Historical Association of Tobyhanna Township

HATT | PO Box 2084 | Pocono Pines, PA 18350-2084

Sullivan’s March blazed trail through plateau

By Chris Reber
Pocono Record Writer

A new historical marker in Tobyhanna Township will commemorate the Sullivan Expedition, and the first road built into the Pocono Mountains by American soldiers during the Revolutionary War.

Monroe County commissioners today will dedicate the marker at "Hungry Hill," named for the tough conditions soldiers faced while building the road.

Kenn Anderson, a historian who has studied the Sullivan Expedition extensively, will appear as Gen. John Sullivan himself.

The marker commemorates the Sullivan Expedition and the 500 soldiers who preceded it, carving a road through the "great swamp" that was the Pocono Pines area at the time.

"The real difficulties and significance came from the road building," said Rick Bodenschatz, president of the Historical Association of Tobyhanna Township. "Hungry Hill memorializes all of that, not just the unknown soldier, not just the march, but everything that preceded that."

Spruced up

The county-owned monument was in a state of disrepair when the project's organizer, Bill Mullen, came across it about nine years ago. He and his wife, helped by a dedicated group of local historians, have gradually worked to restore a small park around the mid-1900s stone marker on the site.

"I started eight years ago working on it as kind of a thing to give back, and kept dreaming about it," Mullen said.

Mullen found that the site was owned by Monroe County. He appeared before the commissioners, asking them and the community for support and raised enough to restore the property, with some of the money coming from the county's hotel tax revenue.

"We got the walls redone, the landscaping redone. And (today) at 8:15 I'll wake up and the dream is over, it's finished. We put up the historic monument, and we give it to the community."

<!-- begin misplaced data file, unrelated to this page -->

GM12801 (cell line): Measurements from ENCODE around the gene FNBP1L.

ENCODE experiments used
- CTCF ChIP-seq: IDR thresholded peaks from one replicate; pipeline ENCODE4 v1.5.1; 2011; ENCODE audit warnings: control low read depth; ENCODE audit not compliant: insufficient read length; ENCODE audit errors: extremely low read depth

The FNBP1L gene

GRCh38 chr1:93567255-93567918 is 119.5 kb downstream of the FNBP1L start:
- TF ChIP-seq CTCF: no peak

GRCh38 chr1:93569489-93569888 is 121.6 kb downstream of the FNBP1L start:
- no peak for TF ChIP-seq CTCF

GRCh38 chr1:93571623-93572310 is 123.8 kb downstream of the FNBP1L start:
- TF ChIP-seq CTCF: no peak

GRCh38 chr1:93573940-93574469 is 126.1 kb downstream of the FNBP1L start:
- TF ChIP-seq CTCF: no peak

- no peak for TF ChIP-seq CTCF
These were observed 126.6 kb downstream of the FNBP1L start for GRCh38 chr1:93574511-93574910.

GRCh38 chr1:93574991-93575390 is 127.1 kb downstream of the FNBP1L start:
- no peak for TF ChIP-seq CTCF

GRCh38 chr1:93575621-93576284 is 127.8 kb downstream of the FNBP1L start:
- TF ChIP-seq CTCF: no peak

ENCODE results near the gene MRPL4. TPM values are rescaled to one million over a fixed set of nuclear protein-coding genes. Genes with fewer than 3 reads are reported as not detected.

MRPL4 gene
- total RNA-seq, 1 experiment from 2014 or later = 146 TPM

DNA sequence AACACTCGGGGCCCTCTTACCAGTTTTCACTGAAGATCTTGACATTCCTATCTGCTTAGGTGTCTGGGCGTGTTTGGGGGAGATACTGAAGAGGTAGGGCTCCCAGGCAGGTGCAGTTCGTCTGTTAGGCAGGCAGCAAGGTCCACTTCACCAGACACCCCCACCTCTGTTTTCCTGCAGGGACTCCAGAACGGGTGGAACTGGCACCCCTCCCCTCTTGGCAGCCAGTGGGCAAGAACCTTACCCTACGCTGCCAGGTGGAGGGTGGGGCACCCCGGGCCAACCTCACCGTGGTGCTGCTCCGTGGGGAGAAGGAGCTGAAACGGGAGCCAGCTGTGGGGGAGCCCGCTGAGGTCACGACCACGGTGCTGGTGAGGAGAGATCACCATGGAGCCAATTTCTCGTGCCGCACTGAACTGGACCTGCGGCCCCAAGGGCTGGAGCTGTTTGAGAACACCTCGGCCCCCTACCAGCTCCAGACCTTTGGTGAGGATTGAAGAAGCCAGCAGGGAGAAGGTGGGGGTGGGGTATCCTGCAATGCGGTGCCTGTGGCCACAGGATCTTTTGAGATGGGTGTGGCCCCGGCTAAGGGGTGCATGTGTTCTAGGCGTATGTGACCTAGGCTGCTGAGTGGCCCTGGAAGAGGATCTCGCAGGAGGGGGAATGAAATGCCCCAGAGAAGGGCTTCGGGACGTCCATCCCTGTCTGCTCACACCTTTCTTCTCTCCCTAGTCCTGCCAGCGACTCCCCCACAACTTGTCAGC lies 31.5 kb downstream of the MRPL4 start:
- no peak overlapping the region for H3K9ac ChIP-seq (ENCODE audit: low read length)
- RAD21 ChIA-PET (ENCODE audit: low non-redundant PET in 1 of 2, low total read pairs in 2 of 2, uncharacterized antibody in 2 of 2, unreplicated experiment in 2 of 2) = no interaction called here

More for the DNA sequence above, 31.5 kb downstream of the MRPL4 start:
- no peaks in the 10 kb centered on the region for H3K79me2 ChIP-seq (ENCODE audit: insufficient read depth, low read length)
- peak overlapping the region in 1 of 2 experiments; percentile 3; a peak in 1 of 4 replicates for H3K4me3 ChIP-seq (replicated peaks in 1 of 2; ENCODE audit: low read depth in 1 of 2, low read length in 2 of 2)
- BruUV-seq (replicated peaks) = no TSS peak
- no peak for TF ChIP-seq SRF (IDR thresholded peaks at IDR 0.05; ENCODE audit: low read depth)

The marker at the center of the memorial was built in 1943. But records show that the grave site was intact in the mid-1800s, with an iron rail around it, Bodenschatz said, and members of the Grand Army of the Republic, an early American veterans group, had ceremonies there.

The name Hungry Hill was given to the area by the troops who built the road for Sullivan's forces to travel. Sullivan's mission was to eliminate the threat of Iroquois tribes who had allied themselves with the British Army. The expedition destroyed Iroquois villages and crops, as ordered by Gen. George Washington.

"Sullivan did some things that were glorious," Anderson said. "But I don't try to hide it, he did some things that were terrible to the Iroquois."

Four weeks to build

In 1779, the roads in the area only went as far as Tannersville, Bodenschatz said.

Over the course of about a month in the spring of 1779, the troops built a 28-mile road climbing onto the Pocono Plateau, then traversing the area of Tobyhanna Township, which officers called "the great swamp," and eventually leading to the Wyoming Valley and Wilkes-Barre.

"He got two regiments, 500 men, to come up and build the road. It took them almost four weeks," Bodenschatz said. "Today you couldn't even get the forms from the EPA in four weeks."

The soldiers were ill-equipped to deal with the late spring. They had little food available as they built the "corduroy road" — logs laid in the swamp and topped with earth — across the area now known as Tobyhanna Township.

"There were a couple days where they could not work at all because they didn't have the energy," Bodenschatz said. "How do you make a meal out of bark?"

Opened up the Poconos

Sullivan himself wanted to spend as little time as possible in the swamp, Bodenschatz said. Considering many were on foot, they covered the trip from Easton to the Wyoming Valley at a blistering pace, in just five days in June 1779.

After the war, the first American settlers on the Pocono Plateau used the road to access the area.

"Really, you could say Sullivan opened the Pocono Mountains to commerce and settlement after the war," Anderson said. "He really paved the way."